The GMAT is an exam largely focused on numbers and numerical data. And while doing math on the GMAT should be avoided sometimes it is inevitable. True, the test-taker is given a calculator for the duration of the Integrated Reasoning section but the same cannot be said for the Quantitative Reasoning Section.

This article is going to provide some smart calculation shortcuts and mental math tips to help you go through some arithmetical questions without losing too much time and help you get a higher score on the GMAT Quant.

**The Basics**

Before explaining any methods for dividing and multiplying with ease, let’s make sure we have revised a few simple rules:

- Numbers with an even last digit are divisible by 2 – 576 is and 943 is not;
- Numbers with a sum of digits divisible by 3 are also divisible by 3 – 3,465 for example (3+4+6+5=18);
- If the last 2 digits of a number a divisible by 4, the number itself is divisible by 4 – 5,624 for example (because 24/4=6);
- Numbers with last digit 0 or 5 are divisible by 5;
- Numbers that can be divided by both 2 and 3 can be divided by 6;
- Similar to numbers divisible by 3, numbers divisible by 9 must have a sum of digits divisible by 9 – 6,453 for example;
- If the last digit of a number is 0 it is divisible by 10;

With that out of the way, we can move onto some more advanced mental math techniques.

**Avoid division at all costs**

Don’t divide unless there is no other option. And that is especially true with long division. The reason why long division is so perilous is that it is very easy to make a careless mistake as there are usually several steps included in the calculation, it takes too much time, and to be honest, few people are comfortable doing it.

Fortunately, the GMAT doesn’t test the candidates’ human-calculator skills but rather their capacity to think outside the box and show creativity in their solution paths, especially when under pressure – exactly what business schools look for.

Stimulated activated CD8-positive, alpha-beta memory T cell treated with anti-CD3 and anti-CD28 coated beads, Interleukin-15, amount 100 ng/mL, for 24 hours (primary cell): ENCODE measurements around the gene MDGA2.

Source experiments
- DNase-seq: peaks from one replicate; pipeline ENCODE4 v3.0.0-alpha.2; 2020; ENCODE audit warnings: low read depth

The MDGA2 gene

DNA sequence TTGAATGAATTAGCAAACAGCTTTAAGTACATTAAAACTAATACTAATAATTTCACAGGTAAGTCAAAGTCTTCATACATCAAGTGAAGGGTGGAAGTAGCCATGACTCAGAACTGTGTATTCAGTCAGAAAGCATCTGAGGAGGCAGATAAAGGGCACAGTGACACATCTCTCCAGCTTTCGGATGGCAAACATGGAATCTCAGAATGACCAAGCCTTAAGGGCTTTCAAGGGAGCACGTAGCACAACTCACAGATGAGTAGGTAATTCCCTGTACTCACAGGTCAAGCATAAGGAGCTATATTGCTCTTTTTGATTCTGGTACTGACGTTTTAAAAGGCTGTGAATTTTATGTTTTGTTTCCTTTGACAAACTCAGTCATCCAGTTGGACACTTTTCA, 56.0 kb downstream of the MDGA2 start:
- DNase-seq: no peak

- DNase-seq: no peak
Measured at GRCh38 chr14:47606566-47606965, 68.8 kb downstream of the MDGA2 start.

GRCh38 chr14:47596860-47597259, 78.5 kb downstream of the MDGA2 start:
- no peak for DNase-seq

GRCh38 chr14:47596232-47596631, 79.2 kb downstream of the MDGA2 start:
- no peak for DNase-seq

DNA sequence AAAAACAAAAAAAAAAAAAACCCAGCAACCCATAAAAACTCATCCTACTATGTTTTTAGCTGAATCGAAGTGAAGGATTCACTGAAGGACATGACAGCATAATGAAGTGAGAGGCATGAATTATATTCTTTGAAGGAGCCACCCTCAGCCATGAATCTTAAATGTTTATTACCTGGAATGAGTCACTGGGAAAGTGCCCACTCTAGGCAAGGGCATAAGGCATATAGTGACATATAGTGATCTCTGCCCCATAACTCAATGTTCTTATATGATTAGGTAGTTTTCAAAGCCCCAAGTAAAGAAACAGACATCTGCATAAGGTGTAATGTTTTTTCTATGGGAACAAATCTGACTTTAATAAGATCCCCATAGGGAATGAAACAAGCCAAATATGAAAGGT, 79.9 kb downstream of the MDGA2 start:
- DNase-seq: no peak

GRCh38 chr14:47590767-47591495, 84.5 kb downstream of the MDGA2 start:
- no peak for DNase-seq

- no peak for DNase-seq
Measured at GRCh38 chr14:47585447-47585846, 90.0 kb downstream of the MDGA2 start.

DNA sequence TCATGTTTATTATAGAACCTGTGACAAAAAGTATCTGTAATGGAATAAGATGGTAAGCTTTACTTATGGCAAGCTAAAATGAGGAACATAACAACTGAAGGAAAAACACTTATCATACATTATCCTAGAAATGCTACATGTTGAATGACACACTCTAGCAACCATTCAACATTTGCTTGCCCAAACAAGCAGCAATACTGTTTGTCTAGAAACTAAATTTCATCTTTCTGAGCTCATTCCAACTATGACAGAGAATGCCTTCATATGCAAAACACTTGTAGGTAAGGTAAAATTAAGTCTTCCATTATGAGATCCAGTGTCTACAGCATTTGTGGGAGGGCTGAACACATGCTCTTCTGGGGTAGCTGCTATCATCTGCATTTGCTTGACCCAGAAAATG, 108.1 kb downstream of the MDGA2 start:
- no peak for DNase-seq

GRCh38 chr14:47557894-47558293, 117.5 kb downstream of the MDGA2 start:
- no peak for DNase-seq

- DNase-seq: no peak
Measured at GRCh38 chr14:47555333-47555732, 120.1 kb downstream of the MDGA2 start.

However, sometimes you cannot avoid division, and when that is the case remember: **Factoring is your best friend**. Always simplify fractions especially if you’ll need to turn them into decimals. For example, if you have 234/26 don’t start immediately trying to calculate the result. Instead, factor them little by little until you receive something like 18/2 which is a lot easier to calculate.

A tip for factoring is to always start with smaller numbers as they are easier to use (2 is easier to use compared to 4, 6, or 8) and also look for nearby round numbers.

If you have to calculate 256/4 it would be far less tedious and time-consuming to represent 256 as 240+16 and calculate 240/4+16/4=60+4=64. Another example is 441/3. If we express it like 450-9 it is far easier to calculate 450/3-9/3=150-3=147.

**Dividing and Multiplying by 5**

Sometimes when you have to divide and multiply by 5 (you’ll have to do it a lot) it would be easier to substitute the number with 10/2. It might not always be suitable for your situation but more often than not it can be utilized in order to save some time.

**Using 9s**

With most problems, you could safely substitute 9 with 10-1. For example, if you have to calculate 46(9) you can express it as 46(10 – 1) which is a lot more straightforward to compute as 46(10) – 46(1) = 460 – 46 = 414

You can also use the same method for other numbers such as 11, 8, 15, 100, etc:

18(11) = 18(10 + 1) = 180 + 18 = 198

28(8) = 28(10 – 2) = 280 – 56 = 224

22(15) = 22(10 + 5) = 220 + 110 = 330

26(99) = 26(100 – 1) = 2600 – 26 = 2574

**Dividing by 7**

The easiest way to check if a number is divisible by 7 is to find the nearest number you know is divisible by 7. For instance, if you want to check if you can divide 98 by 7 you should look for the nearest multiple of 7. In this instance either 70, 77, or 84. Start adding 7 until you reach the number: 70 + 7 = 77 + 7 = 84 + 7 = 91 + 7 = 98. The answer is yes, 98 is divisible by 7 and it equals 14

**Squaring**

When you have to find the square of a double-digit number it might be easier to break the number into components. For example, 22^2 would be calculated like this:

22^2

= (20 + 2)(20 + 2)

= 400 + 40 + 40 + 4

= 484

Similarly, if you have to find the square of 39 instead of calculating (30 + 9)(30 +9) you could express it like this:

39^2

= (40 – 1)(40 – 1)

= 1600 – 40 – 40 + 1

= 1521

You can use the same approach when multiplying almost any double-digit numbers, not only squaring. For example 37 times 73:

(40 – 3)(70 + 3)

= 2800 + 120 – 210 – 9

= 2701

**Conclusion**

This ends the list of mental math tips and tricks you can utilize to make the Quant section a bit less laborious. Keep in mind that no strategy or shortcut would be able to compensate for the lack of proper prep so it all comes down not only to practicing but doing so the right way.

For more information regarding the GMAT Calculator, *GMAT Calculator & Mental Math – All You Need To Know,** *is a very insightful article to read.